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Re: Carbon dioxide generation by electrolysis of oxalic acid
- To: Aquatic-Plants at actwin_com
- Subject: Re: Carbon dioxide generation by electrolysis of oxalic acid
- From: Paul Sears <psears at nrn1_NRCan.gc.ca>
- Date: Wed, 9 Sep 1998 09:13:13 -0400 (EDT)
- In-Reply-To: <199809081948.PAA04461 at acme_actwin.com> from "Aquatic Plants Digest" at Sep 8, 98 03:48:01 pm
> From: Denis Daly <dalymob at bigpond_com>
> Subject: Carbon dioxide generation by "electrolysis?" of Oxalic acid (ethanedioic acid)
> A friend seen a CO2 generator in a hydroponics shop that was
> supposed to work on electrolysis of Oxalic acid.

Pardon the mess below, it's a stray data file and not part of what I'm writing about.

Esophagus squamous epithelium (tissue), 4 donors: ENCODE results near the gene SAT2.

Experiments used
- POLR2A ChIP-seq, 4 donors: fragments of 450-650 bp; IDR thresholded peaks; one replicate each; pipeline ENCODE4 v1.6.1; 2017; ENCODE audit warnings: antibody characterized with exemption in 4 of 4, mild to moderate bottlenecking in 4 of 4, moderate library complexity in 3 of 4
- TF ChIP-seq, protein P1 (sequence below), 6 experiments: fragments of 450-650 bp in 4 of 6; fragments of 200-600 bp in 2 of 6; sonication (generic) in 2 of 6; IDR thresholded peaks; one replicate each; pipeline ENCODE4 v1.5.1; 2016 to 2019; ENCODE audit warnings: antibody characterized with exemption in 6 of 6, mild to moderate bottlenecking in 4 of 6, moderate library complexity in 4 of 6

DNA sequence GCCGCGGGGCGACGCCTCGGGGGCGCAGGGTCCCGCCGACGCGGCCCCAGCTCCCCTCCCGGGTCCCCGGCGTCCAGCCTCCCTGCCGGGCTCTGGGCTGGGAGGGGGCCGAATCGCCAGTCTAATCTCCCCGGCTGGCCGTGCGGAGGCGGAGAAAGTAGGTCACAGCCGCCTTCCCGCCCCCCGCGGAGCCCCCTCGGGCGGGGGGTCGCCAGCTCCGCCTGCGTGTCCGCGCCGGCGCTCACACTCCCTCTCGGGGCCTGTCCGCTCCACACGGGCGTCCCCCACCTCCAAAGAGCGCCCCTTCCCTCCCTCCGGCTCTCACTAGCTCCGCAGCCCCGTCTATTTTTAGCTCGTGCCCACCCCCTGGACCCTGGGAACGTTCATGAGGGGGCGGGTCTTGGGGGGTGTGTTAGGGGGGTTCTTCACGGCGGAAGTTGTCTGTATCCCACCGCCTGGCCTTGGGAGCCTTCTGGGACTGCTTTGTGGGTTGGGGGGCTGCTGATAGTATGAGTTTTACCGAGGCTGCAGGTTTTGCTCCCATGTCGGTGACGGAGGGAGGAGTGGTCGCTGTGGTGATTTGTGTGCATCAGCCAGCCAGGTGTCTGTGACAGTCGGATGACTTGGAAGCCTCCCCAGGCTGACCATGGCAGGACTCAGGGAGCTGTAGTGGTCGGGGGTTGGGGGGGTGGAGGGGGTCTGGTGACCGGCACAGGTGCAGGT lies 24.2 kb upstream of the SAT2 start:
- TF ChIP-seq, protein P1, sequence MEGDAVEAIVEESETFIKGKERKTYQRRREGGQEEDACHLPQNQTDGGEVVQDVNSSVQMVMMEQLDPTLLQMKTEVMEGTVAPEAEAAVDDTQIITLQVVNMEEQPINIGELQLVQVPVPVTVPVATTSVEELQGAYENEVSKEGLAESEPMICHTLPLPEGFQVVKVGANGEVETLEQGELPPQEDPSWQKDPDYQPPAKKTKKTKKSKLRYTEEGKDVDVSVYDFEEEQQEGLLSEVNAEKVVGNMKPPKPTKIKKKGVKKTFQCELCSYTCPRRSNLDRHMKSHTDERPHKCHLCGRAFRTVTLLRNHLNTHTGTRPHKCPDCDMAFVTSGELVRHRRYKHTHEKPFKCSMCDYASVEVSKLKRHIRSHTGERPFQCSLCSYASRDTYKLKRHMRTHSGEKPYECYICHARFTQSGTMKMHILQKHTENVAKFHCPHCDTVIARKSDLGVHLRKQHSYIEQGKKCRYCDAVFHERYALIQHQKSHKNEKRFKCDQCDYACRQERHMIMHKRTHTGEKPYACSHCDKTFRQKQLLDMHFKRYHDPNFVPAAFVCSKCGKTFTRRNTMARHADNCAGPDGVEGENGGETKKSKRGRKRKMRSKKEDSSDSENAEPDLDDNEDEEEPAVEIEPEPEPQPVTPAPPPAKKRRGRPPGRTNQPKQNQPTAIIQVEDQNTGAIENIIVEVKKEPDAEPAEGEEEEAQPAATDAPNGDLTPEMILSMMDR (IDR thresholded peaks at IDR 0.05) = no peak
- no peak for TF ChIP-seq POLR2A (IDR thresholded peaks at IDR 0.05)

In priciple, this could work O.K..
-OOCCOO- -> 2CO2 + 2e- Anode reaction
2H+ + 2e- -> H2 Cathode reaction
I haven't been able to find the standard electrode potential
for the anode reaction, so I don't know how well it would proceed
in competition with the other possibility:
4OH- -> 2H2O + O2 + 4e-
Keeping the pH low would help, as would keeping the oxalate
> The salesman trying to sell my friend the commercial product
> claimed that it could be turned on and off by turning on or off
> the DC supply to the electrolysis cell.
That is how it would work.
> Has anyone got any ideas of what the catalyst could be,
I would start with sulphuric acid, to keep the pH low and
hence the OH- concentration _very_ low. Don't use hydrochloric acid -
you would get undesirable anode reactions.
> cell voltage (I could find that by using a variable power supply)
It will be only a very few volts.
> and whether stainless steel would be suitable for the anode and
As mentioned by someone else, oxalic acid is very toxic, and
not to be handled carelessly.
Paul Sears Ottawa, Canada